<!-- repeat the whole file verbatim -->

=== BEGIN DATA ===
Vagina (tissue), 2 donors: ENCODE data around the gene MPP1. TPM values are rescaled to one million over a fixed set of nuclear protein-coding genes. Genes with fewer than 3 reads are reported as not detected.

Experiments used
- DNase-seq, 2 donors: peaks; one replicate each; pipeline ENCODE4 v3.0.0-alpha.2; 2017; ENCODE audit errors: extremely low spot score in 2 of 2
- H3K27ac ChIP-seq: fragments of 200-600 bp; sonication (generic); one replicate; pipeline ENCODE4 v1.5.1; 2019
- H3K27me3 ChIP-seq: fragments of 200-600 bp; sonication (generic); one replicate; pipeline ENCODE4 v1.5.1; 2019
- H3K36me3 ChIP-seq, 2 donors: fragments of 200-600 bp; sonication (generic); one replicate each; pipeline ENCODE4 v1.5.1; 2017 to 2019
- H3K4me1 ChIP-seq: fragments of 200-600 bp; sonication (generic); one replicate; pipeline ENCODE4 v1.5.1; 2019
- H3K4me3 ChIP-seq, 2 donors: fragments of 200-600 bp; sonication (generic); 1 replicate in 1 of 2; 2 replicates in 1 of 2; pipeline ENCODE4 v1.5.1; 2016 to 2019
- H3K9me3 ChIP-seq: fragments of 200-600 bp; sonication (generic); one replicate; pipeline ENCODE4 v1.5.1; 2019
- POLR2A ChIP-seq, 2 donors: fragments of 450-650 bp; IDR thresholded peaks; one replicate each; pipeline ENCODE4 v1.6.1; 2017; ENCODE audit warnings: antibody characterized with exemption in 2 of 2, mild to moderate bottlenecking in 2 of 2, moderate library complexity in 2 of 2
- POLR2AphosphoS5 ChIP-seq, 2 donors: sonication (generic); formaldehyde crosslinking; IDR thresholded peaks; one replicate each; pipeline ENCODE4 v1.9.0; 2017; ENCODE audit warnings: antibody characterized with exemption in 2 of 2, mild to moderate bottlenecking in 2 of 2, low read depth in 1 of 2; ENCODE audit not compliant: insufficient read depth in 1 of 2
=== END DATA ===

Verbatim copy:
Vagina (tissue), 2 donors: ENCODE data around the gene MPP1. TPM values are rescaled to one million over a fixed set of nuclear protein-coding genes. Genes with fewer than 3 reads are reported as not detected.

Experiments used
- DNase-seq, 2 donors: peaks; one replicate each; pipeline ENCODE4 v3.0.0-alpha.2; 2017; ENCODE audit errors: extremely low spot score in 2 of 2
- H3K27ac ChIP-seq: fragments of 200-600 bp; sonication (generic); one replicate; pipeline ENCODE4 v1.5.1; 2019
- H3K27me3 ChIP-seq: fragments of 200-600 bp; sonication (generic); one replicate; pipeline ENCODE4 v1.5.1; 2019
- H3K36me3 ChIP-seq, 2 donors: fragments of 200-600 bp; sonication (generic); one replicate each; pipeline ENCODE4 v1.5.1; 2017 to 2019
- H3K4me1 ChIP-seq: fragments of 200-600 bp; sonication (generic); one replicate; pipeline ENCODE4 v1.5.1; 2019
- H3K4me3 ChIP-seq, 2 donors: fragments of 200-600 bp; sonication (generic); 1 replicate in 1 of 2; 2 replicates in 1 of 2; pipeline ENCODE4 v1.5.1; 2016 to 2019
- H3K9me3 ChIP-seq: fragments of 200-600 bp; sonication (generic); one replicate; pipeline ENCODE4 v1.5.1; 2019
- POLR2A ChIP-seq, 2 donors: fragments of 450-650 bp; IDR thresholded peaks; one replicate each; pipeline ENCODE4 v1.6.1; 2017; ENCODE audit warnings: antibody characterized with exemption in 2 of 2, mild to moderate bottlenecking in 2 of 2, moderate library complexity in 2 of 2
- POLR2AphosphoS5 ChIP-seq, 2 donors: sonication (generic); formaldehyde crosslinking; IDR thresholded peaks; one replicate each; pipeline ENCODE4 v1.9.0; 2017; ENCODE audit warnings: antibody characterized with exemption in 2 of 2, mild to moderate bottlenecking in 2 of 2, low read depth in 1 of 2; ENCODE audit not compliant: insufficient read depth in 1 of 2